There are so many STEM learning opportunities at my public library. Obviously, every area has it’s own budget. In areas like mine where we pay a lot of property taxes, our library has a lot of amazing resources beyond books. At your own local library, ask your librarians what they might offer. Check your public library for help getting started with STEM. The many opportunities for STEM learning at the library may surprise you!
The first thing that comes to mind when one thinks of the library is books. Obviously, the library will have books about science, technology, engineering, and mathematics. Ask for helping finding a book that fits your needs and I’m sure librarians will be happy to help you search.
Another awesome resource, especially for homeschoolers, is the technology training and computer accessibility. If you need to use a computer, libraries will most likely have one you can use! If you or your kids need to learn to use Excel or PowerPoint, check with your library. Mine has training programs for learning how to use them. I can ask for one-on-one time for extra assistant as well. Librarians want to help their patrons learn to access the information at our fingertips.
Visiting the library is often a STEM experience. This summer, the librarians in the children’s section had caterpillars that became butterflies. Each week, we’d visit to see how the progress. For a time, the librarians had a Venus Fly Trap plant. They always have a fish tank that my daughter loves to visit. We can’t leave the library without saying “hello” to the fish.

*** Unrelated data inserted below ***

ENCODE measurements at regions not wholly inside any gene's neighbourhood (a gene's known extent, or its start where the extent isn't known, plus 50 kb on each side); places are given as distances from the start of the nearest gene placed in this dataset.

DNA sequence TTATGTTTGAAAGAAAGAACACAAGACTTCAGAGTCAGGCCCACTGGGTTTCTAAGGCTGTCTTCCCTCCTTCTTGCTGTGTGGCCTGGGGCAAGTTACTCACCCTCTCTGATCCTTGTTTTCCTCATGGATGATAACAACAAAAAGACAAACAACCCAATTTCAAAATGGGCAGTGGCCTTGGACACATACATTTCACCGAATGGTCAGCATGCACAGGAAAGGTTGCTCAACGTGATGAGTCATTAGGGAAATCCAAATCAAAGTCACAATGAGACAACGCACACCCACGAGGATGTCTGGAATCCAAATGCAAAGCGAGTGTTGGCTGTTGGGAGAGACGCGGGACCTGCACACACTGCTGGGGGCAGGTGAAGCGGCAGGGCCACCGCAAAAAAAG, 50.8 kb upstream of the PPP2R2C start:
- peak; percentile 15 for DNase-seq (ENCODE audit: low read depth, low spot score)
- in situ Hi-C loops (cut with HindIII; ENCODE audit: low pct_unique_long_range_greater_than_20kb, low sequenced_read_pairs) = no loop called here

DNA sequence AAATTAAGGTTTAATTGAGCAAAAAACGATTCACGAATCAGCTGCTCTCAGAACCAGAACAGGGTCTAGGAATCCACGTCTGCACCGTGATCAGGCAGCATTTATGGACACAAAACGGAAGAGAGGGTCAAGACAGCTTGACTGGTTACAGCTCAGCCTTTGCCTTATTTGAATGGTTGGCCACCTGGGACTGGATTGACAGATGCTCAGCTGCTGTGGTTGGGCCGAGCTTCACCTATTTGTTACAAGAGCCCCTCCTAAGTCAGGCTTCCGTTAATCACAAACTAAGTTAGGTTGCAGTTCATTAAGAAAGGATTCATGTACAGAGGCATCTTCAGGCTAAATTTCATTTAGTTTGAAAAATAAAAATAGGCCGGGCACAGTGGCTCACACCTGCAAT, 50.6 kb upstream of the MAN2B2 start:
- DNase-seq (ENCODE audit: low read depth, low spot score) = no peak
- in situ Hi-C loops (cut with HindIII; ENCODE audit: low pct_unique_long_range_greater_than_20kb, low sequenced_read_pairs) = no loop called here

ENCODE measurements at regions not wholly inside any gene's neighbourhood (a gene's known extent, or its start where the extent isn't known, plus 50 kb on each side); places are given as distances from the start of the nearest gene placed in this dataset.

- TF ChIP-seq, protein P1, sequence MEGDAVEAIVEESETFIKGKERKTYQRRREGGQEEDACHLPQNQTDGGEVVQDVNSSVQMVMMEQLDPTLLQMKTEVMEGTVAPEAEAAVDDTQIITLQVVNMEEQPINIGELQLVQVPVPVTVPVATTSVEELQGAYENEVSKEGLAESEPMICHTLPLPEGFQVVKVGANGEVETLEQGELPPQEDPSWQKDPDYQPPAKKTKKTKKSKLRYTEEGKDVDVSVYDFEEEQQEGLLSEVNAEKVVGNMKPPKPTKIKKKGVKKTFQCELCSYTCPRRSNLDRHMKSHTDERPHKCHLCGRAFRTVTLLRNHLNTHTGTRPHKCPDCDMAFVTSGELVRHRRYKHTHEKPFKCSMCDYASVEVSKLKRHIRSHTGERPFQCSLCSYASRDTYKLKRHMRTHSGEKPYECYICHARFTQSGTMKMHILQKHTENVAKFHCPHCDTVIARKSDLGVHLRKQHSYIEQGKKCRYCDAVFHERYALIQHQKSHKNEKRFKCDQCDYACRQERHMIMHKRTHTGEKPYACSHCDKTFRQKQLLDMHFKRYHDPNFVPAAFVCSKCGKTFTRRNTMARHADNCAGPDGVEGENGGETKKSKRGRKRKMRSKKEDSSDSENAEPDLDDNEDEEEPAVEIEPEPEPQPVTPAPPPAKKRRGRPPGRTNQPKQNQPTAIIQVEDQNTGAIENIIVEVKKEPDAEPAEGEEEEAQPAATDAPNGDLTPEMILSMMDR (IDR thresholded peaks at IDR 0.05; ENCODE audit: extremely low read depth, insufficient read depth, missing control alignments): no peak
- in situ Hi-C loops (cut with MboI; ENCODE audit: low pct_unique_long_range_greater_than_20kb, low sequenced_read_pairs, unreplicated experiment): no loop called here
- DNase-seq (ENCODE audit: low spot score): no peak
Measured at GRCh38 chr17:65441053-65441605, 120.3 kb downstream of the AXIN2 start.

As a resident of my neighborhood, I also have access to expensive technologies that I otherwise would not have the chance to learn about. My library has a 3-D Printer, a Silhouette Cameo, and many more things I’ve never even seen. I can use these in the library!
My local library also has hands-on science and technology classes! My son (currently fourth grade) was able to join a class to learn how to use LEGO WeDo sets and OzoBots with other kids his age. We find these opportunities by watching the library events calendar and asking librarians.
Finally, our library has kits to checkout to take home. I’ve noticed early robotics kits, SnapCircuit kits (which we have at home too), rock exploration kits, and many more. Simpler preschool kits may include story books and a toy that relates. One example of a preschool kit is a storybook (Rainbow Fish) with colorful fish to sort and play with during or after story reading.
I hope it’s obvious that we love visiting the library! There is so much to explore beyond simple checking out books, although we do check out a fair number of those as well. Since we are frequent visitors to the library, we’ve been able to find many of the resources the library has to offer. Check with your library to see what they may have. If they are lacking, maybe this list of ideas can help them stock up on STEM learning activities at the library.
Find more ideas of things to do at the library by clicking the image below!
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